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Sarcastic Shark Clouds, developers of Shredded Secrets, winner of 2018 Girls Make Games Competition. From left to right Crystal Nelson, Gracie Clauson, Keira Munko, Isadora Tiffe (Girls Make Games Official Photo)

When Gracie Clauson, Isadora Tiffe, Keira Munko, and Crystal Nelson decided to attend Seattle’s Girls Make Games day camp last summer, they expected to get the chance to make a game and just have fun. What they didn’t expect was that their game would be granted the top award in the national competition.

The girls called themselves Team Sarcastic Shark Clouds, which came from each team member saying the first word that came to mind. Their game is called Shredded Secrets. It’s a platforming game about dealing with a bully. The gameplay involves avoiding the bullies and their “insults” projectiles and picking up ice cream to gain health.

Shredded Secrets Screenshot

“Some of us were bullied when we were younger,” said Clauson. “But that wasn’t anything worse than being called ‘stupid.’ We couldn’t imagine what it might be like now.”

Besides the platforming elements, the player character has a story that’s told at checkpoints throughout the game. The demo version includes one character, but the full version of the game will feature multiple characters.

“We just really love stories and games with stories. That’s why including that element was important to us,” said Tiffe.

The ice cream element of the game came from the fact that the camp counselors provided ice cream to the girls every Friday. Because of this, the girls were inspired to make each of their characters have a different flavor of ice cream.

Shredded Secrets Screenshot

Shredded Secrets was one of five games that were selected from Girls Make Games camps across the country. Those finalists traveled to Silicon Valley to pitch the game to a panel of some big industry names like Xbox head Phil Spencer and Shawn Layden from PlayStation. You can imagine that experience was pretty scary to the girls, all of whom are in middle school.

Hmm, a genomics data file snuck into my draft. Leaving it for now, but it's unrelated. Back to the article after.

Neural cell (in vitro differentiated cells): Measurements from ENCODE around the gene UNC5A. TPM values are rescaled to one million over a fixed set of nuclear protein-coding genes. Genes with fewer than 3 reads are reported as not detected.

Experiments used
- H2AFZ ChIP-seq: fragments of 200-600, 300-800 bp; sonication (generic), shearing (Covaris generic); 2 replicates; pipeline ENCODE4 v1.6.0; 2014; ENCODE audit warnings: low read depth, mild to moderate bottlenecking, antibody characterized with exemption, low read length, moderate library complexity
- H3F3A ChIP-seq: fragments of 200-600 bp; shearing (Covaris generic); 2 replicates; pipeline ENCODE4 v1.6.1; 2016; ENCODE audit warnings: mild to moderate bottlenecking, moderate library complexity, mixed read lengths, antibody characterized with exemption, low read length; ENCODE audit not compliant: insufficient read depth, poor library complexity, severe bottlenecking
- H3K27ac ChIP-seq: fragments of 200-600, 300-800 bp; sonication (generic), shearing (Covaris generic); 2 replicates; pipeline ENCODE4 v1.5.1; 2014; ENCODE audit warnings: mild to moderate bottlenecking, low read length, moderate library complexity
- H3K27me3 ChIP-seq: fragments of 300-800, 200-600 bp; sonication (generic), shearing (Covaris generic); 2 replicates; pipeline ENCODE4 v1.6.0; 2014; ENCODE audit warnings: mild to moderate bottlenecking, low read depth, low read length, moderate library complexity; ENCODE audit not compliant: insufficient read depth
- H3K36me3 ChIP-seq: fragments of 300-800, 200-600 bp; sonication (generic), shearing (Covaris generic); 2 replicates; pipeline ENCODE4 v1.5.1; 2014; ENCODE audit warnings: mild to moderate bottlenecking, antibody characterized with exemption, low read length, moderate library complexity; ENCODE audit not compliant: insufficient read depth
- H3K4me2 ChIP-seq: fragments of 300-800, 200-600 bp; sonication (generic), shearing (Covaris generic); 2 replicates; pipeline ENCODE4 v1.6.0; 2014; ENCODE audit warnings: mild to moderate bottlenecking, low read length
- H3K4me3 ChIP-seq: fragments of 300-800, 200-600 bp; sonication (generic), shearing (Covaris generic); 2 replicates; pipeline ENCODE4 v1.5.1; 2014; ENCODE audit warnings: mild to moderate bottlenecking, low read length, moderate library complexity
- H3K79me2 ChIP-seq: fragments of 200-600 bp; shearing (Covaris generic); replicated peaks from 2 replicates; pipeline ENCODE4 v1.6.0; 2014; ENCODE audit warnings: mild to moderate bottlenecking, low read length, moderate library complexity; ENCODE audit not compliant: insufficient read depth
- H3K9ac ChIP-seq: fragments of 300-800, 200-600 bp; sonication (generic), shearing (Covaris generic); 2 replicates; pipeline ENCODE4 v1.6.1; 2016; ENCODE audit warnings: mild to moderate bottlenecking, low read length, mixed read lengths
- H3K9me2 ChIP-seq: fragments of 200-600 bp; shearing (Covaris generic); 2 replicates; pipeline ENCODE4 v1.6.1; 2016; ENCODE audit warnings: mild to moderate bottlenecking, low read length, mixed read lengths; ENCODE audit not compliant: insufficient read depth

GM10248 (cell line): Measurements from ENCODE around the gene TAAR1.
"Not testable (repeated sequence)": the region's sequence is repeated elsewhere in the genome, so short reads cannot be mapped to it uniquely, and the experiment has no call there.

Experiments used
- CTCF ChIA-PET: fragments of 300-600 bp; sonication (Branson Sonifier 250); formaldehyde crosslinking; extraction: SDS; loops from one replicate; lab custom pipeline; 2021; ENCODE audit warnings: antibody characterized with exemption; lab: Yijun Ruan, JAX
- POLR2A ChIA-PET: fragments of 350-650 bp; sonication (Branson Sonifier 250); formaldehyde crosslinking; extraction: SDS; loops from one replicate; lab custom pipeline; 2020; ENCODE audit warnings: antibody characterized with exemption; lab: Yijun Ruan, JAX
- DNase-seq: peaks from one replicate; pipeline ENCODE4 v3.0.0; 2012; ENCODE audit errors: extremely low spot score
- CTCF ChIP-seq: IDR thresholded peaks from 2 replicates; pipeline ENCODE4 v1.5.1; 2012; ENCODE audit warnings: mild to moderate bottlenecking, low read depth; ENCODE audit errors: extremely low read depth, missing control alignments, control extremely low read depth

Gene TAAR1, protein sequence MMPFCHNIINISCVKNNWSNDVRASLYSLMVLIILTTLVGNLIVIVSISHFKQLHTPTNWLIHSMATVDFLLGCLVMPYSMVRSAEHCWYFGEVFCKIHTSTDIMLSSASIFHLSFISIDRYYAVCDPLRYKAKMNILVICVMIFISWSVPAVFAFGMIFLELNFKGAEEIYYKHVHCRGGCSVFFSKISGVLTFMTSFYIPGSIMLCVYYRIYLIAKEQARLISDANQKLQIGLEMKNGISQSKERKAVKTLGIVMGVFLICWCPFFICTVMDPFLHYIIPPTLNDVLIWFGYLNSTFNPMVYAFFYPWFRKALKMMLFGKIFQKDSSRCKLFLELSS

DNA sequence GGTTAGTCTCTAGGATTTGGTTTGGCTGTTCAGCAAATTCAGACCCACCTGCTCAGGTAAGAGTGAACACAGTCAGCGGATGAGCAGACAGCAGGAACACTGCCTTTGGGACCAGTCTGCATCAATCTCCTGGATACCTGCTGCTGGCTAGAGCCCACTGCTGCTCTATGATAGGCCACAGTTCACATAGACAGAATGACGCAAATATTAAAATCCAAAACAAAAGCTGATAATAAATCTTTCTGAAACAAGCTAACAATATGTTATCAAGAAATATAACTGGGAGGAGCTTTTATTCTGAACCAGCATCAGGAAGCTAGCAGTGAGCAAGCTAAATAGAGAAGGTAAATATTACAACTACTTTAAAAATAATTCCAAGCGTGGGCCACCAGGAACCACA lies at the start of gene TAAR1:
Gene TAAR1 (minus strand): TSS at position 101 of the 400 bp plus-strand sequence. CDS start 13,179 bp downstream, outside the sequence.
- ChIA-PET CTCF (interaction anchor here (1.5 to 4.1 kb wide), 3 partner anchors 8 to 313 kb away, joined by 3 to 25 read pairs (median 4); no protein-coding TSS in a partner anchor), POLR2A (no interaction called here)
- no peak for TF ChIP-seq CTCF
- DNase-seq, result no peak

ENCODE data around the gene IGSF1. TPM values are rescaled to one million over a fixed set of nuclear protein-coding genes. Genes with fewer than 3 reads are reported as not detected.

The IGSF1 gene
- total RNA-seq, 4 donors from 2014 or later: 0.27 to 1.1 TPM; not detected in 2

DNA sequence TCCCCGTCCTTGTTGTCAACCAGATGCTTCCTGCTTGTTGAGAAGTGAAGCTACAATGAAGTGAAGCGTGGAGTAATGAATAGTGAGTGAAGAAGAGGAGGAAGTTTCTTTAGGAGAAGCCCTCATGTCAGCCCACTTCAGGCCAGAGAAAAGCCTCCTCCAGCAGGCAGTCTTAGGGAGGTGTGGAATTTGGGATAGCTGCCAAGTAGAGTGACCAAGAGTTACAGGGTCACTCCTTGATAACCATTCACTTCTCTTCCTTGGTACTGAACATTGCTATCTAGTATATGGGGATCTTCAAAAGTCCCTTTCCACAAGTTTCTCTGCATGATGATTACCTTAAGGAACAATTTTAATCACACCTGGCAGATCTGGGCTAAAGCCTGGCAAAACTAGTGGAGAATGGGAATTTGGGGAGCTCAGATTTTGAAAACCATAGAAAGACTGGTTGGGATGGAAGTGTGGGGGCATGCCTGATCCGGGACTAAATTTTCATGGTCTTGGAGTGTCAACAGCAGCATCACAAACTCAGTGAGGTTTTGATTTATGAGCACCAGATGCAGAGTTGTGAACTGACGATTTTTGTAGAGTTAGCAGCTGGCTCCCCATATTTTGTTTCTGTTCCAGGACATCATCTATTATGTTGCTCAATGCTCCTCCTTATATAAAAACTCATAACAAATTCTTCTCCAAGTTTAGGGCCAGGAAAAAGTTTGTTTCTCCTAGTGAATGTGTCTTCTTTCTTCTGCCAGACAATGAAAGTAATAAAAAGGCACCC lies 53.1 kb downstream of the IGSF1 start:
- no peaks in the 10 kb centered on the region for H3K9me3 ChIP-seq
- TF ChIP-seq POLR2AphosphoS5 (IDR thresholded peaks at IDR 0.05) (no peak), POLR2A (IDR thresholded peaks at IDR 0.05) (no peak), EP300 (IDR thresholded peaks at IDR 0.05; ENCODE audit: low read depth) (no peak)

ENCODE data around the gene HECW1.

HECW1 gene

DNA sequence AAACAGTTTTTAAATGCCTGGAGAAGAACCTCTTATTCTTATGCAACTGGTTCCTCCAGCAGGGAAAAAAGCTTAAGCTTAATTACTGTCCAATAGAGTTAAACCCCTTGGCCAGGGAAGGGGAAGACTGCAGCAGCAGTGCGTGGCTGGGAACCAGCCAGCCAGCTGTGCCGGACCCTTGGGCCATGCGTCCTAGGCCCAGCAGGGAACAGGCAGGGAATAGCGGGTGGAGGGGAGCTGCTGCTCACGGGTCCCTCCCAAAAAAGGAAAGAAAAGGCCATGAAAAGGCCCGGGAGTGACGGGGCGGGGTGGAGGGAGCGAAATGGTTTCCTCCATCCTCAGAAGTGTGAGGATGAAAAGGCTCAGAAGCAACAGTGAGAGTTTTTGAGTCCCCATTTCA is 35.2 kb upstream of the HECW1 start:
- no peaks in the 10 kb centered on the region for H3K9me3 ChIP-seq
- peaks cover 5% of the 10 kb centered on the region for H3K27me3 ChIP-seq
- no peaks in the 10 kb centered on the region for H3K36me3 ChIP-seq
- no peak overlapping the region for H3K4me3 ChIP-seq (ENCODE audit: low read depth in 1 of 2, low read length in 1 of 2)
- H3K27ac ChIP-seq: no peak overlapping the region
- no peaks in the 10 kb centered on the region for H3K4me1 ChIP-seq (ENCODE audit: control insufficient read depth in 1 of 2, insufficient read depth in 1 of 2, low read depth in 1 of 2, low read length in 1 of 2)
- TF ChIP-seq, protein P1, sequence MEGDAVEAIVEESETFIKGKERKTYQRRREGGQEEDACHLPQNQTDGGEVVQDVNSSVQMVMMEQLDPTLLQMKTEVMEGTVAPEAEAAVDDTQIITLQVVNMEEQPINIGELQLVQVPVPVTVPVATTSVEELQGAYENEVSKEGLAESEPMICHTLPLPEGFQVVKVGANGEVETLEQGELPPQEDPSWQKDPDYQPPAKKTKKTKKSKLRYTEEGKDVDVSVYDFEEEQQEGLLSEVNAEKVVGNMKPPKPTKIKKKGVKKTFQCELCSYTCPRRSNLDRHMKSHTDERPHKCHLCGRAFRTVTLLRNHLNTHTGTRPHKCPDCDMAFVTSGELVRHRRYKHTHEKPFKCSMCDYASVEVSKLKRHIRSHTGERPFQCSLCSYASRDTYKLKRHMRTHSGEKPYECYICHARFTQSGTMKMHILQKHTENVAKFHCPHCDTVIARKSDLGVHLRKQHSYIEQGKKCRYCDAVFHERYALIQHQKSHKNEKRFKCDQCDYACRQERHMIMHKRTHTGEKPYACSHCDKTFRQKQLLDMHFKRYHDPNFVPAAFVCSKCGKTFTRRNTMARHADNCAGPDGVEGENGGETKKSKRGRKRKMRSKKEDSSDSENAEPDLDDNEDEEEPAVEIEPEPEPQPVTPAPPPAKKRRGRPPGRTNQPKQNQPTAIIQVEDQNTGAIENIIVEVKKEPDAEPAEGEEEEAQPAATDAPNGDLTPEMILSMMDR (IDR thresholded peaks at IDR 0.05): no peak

It was definitely nerve-wracking,” said Tiffe. Clauson added that one of the judges was particularly scary because “she was so serious.”

All of the judges expressed being struck by the emotional elements in Shredded Secrets, something not traditionally seen in a platformer.

“Watching the demo, it was actually emotional,” said Phil Spencer during the judging. “You did a really good job with the words and dialogue.”

Devon Pritchard from Nintendo echoed Spencer’s statements. “I also felt very emotional watching this game and what I thought was really neat about it is that you have been bullied before. I thought it was really neat that you were able to take yourselves and put yourselves in those different roles.”

Shredded Secrets Screenshot

The judging involved scoring the games on five elements: fun, artistic, mechanics, originality and story. Shredded Secrets took the narrative award in addition to the best overall game.

“When they announced the winners for best game, it was kind of scary,” said Clauson. “There was another team whose name started with “S” so they dragged it out, like team sssssssSarcastic Shark Clouds.”

As the winner of the competition, the girls got the chance to make a Kickstarter for the opportunity to take the game into full production with the help of Girls Make Games and Learn District. Shredded Secrets surpassed its goal by more than $5,000, which actually included one of their stretch goals. Since the game has been funded Girls Make Games will work with the Shredded Secrets Team to develop the game. The girls will be involved as “Game Directors,” and will also contribute to the development by writing dialogue or other tasks that they’re capable of doing. The Kickstarter money is used to hire freelance artists and programmers to build the game out into a polished finished product.

After the success of Shredded Secrets, many of the girls plan to attend future Girls Make Games camps, and all of them have an interest in careers within the video game industry.

Girls Make Games was founded in 2014 with the goal of “creating educational access through video games and enrichment programs.” The next local Girls Make Games camps take place in Seattle and Redmond from July 8 to 26.

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